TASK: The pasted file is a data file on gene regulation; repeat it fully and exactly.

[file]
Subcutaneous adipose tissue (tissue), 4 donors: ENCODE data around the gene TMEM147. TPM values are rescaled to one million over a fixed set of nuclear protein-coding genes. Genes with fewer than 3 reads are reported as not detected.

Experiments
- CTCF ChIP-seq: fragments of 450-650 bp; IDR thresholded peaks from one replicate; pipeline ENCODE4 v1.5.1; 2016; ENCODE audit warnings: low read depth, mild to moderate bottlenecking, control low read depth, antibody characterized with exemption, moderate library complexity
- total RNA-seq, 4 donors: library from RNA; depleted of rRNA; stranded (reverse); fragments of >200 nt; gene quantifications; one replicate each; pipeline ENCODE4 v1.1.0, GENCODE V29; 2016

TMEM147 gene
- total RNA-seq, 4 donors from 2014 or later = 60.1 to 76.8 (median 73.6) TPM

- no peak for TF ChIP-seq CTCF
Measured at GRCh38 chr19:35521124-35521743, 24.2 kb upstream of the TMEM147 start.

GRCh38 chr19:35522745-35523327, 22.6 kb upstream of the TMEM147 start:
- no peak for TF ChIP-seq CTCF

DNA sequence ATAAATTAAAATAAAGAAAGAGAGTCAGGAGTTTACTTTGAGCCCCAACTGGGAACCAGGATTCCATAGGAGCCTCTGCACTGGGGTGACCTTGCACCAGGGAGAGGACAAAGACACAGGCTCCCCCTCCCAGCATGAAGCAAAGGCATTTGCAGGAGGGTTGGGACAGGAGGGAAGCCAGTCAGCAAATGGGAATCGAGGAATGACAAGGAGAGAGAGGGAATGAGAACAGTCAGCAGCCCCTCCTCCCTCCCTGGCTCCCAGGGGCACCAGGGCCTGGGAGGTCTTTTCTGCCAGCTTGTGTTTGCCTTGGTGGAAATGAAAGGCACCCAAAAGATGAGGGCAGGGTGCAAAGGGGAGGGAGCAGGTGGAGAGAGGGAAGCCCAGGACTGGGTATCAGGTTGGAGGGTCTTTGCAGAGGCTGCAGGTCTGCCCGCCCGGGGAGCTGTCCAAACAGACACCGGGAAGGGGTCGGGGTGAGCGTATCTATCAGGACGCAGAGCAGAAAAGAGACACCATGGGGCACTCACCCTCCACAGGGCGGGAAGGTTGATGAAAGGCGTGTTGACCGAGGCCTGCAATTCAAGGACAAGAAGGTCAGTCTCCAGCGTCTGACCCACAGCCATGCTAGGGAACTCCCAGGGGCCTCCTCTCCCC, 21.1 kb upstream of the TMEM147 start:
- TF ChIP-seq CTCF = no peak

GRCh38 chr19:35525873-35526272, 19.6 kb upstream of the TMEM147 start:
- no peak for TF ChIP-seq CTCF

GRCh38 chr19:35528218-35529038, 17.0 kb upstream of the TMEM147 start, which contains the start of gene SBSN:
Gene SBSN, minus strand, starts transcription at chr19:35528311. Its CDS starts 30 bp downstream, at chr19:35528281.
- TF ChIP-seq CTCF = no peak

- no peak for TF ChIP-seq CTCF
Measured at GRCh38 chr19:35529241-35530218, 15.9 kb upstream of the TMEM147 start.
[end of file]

Subcutaneous adipose tissue (tissue), 4 donors: ENCODE data around the gene TMEM147. TPM values are rescaled to one million over a fixed set of nuclear protein-coding genes. Genes with fewer than 3 reads are reported as not detected.

Experiments
- CTCF ChIP-seq: fragments of 450-650 bp; IDR thresholded peaks from one replicate; pipeline ENCODE4 v1.5.1; 2016; ENCODE audit warnings: low read depth, mild to moderate bottlenecking, control low read depth, antibody characterized with exemption, moderate library complexity
- total RNA-seq, 4 donors: library from RNA; depleted of rRNA; stranded (reverse); fragments of >200 nt; gene quantifications; one replicate each; pipeline ENCODE4 v1.1.0, GENCODE V29; 2016

TMEM147 gene
- total RNA-seq, 4 donors from 2014 or later = 60.1 to 76.8 (median 73.6) TPM

- no peak for TF ChIP-seq CTCF
Measured at GRCh38 chr19:35521124-35521743, 24.2 kb upstream of the TMEM147 start.

GRCh38 chr19:35522745-35523327, 22.6 kb upstream of the TMEM147 start:
- no peak for TF ChIP-seq CTCF

DNA sequence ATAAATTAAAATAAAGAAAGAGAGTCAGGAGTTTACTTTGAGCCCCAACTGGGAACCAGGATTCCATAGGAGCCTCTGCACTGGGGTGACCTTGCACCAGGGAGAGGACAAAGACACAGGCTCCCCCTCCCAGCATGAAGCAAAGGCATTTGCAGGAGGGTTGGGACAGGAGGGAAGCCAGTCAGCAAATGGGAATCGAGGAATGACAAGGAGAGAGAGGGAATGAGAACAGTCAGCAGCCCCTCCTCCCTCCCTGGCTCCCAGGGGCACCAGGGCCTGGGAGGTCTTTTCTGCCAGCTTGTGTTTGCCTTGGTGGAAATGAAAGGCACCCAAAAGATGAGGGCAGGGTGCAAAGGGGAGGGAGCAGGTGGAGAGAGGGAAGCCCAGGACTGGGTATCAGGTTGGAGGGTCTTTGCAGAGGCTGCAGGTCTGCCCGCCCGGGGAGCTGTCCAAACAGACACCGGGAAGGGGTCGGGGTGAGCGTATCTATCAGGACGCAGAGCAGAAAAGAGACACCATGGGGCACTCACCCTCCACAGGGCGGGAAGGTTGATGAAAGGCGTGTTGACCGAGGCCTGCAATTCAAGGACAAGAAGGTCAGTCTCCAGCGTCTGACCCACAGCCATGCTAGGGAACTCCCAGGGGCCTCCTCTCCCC, 21.1 kb upstream of the TMEM147 start:
- TF ChIP-seq CTCF = no peak

GRCh38 chr19:35525873-35526272, 19.6 kb upstream of the TMEM147 start:
- no peak for TF ChIP-seq CTCF

GRCh38 chr19:35528218-35529038, 17.0 kb upstream of the TMEM147 start, which contains the start of gene SBSN:
Gene SBSN, minus strand, starts transcription at chr19:35528311. Its CDS starts 30 bp downstream, at chr19:35528281.
- TF ChIP-seq CTCF = no peak

- no peak for TF ChIP-seq CTCF
Measured at GRCh38 chr19:35529241-35530218, 15.9 kb upstream of the TMEM147 start.